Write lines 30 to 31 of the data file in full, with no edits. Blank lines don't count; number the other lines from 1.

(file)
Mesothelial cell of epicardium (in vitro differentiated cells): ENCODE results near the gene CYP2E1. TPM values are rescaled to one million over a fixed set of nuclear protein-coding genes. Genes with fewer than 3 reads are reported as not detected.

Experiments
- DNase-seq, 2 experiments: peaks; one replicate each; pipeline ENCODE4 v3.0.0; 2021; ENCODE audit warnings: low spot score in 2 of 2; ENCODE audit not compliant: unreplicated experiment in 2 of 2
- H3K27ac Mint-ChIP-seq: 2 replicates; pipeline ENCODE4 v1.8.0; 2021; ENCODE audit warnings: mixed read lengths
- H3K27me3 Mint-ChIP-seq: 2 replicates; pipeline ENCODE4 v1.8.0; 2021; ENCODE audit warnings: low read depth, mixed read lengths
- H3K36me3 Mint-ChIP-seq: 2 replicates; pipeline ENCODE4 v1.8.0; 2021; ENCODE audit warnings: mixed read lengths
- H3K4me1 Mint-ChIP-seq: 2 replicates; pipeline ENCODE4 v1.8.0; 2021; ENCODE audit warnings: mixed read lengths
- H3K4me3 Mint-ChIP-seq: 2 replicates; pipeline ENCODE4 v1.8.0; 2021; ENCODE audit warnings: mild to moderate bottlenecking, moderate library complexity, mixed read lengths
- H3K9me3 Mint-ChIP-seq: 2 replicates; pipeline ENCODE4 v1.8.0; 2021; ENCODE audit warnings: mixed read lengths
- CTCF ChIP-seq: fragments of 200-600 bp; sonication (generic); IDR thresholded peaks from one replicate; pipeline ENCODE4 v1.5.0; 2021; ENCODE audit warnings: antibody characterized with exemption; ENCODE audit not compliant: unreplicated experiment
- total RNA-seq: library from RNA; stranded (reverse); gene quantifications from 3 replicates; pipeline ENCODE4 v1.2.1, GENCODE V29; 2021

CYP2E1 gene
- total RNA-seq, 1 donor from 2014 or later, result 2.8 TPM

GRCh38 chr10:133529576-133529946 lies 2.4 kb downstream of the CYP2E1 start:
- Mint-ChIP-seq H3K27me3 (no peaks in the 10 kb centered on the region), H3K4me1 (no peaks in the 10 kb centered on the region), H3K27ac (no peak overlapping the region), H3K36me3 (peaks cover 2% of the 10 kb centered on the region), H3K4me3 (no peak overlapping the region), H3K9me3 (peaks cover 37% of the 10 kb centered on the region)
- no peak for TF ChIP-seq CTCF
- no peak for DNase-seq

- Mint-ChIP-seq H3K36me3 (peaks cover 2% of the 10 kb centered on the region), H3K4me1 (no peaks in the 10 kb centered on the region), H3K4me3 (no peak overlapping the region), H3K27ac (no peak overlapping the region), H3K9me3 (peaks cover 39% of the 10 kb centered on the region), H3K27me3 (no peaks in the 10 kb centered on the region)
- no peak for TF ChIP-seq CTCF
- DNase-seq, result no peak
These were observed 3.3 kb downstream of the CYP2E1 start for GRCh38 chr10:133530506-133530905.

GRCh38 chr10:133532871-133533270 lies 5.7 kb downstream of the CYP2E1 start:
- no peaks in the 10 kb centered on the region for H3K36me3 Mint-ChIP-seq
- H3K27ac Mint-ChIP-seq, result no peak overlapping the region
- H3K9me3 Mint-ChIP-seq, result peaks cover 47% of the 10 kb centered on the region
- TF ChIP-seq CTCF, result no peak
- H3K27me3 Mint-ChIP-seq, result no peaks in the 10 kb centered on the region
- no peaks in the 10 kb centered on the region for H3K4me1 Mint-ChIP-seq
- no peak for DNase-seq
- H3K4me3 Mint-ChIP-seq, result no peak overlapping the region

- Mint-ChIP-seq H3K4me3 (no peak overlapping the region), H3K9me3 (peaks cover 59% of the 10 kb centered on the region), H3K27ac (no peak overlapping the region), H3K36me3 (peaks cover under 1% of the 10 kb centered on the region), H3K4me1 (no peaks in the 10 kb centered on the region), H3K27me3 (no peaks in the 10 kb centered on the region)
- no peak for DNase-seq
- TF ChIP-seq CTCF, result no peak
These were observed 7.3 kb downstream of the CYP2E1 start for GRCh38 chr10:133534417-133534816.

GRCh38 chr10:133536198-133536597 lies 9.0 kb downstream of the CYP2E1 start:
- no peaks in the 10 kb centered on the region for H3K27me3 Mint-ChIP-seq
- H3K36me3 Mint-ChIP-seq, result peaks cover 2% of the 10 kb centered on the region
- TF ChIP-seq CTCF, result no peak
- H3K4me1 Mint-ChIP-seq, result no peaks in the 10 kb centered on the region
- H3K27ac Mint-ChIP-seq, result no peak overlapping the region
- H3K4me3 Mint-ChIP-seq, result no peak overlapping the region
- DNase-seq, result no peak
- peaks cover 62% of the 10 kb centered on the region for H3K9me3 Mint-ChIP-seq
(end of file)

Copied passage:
- H3K4me3 Mint-ChIP-seq, result no peak overlapping the region

- Mint-ChIP-seq H3K4me3 (no peak overlapping the region), H3K9me3 (peaks cover 59% of the 10 kb centered on the region), H3K27ac (no peak overlapping the region), H3K36me3 (peaks cover under 1% of the 10 kb centered on the region), H3K4me1 (no peaks in the 10 kb centered on the region), H3K27me3 (no peaks in the 10 kb centered on the region)